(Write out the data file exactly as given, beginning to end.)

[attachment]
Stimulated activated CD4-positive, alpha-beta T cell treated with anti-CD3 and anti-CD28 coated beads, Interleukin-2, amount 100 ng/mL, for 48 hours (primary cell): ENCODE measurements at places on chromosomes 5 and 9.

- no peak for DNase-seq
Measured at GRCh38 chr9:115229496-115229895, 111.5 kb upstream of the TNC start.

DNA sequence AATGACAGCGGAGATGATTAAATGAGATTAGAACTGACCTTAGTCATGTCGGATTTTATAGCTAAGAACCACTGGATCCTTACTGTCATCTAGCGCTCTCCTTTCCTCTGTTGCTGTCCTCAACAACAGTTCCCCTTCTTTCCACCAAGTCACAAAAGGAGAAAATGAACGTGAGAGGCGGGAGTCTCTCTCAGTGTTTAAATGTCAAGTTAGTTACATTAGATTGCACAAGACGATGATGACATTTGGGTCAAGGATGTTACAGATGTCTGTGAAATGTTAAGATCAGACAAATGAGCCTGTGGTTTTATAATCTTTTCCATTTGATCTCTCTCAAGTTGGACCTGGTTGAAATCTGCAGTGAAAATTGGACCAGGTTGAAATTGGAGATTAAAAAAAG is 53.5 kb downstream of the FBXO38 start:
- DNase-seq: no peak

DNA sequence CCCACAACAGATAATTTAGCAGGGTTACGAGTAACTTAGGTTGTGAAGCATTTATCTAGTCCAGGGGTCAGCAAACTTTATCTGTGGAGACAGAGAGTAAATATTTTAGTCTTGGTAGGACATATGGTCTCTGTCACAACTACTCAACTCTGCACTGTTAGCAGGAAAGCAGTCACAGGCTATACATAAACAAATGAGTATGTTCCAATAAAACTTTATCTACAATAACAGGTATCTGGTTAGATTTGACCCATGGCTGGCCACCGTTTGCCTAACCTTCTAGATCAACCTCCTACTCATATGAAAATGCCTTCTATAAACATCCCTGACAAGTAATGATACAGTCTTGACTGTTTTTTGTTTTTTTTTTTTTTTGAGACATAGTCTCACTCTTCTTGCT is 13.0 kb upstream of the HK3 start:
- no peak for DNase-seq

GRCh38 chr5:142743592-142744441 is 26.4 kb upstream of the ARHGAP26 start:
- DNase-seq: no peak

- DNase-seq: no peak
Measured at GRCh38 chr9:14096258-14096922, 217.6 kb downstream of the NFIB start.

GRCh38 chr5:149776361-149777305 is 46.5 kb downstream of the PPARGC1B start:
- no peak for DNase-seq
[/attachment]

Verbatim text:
Stimulated activated CD4-positive, alpha-beta T cell treated with anti-CD3 and anti-CD28 coated beads, Interleukin-2, amount 100 ng/mL, for 48 hours (primary cell): ENCODE measurements at places on chromosomes 5 and 9.

- no peak for DNase-seq
Measured at GRCh38 chr9:115229496-115229895, 111.5 kb upstream of the TNC start.

DNA sequence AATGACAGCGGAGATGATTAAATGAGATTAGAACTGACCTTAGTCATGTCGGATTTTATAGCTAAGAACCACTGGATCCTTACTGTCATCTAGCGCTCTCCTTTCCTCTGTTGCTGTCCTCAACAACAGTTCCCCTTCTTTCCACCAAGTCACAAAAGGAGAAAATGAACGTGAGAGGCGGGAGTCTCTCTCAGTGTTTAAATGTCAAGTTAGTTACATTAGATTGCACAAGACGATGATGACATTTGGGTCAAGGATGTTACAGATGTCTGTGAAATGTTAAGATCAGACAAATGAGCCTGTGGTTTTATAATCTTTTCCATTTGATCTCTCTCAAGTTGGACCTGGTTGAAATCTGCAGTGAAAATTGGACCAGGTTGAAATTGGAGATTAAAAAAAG is 53.5 kb downstream of the FBXO38 start:
- DNase-seq: no peak

DNA sequence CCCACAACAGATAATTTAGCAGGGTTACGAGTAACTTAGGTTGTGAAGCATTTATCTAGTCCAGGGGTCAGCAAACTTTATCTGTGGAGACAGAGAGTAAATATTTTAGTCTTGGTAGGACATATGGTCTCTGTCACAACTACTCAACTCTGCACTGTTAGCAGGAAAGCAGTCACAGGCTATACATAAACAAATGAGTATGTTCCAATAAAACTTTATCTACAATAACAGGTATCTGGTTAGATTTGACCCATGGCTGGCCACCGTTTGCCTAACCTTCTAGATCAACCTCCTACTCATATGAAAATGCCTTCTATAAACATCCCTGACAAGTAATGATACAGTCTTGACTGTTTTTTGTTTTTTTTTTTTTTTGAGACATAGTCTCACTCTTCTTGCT is 13.0 kb upstream of the HK3 start:
- no peak for DNase-seq

GRCh38 chr5:142743592-142744441 is 26.4 kb upstream of the ARHGAP26 start:
- DNase-seq: no peak

- DNase-seq: no peak
Measured at GRCh38 chr9:14096258-14096922, 217.6 kb downstream of the NFIB start.

GRCh38 chr5:149776361-149777305 is 46.5 kb downstream of the PPARGC1B start:
- no peak for DNase-seq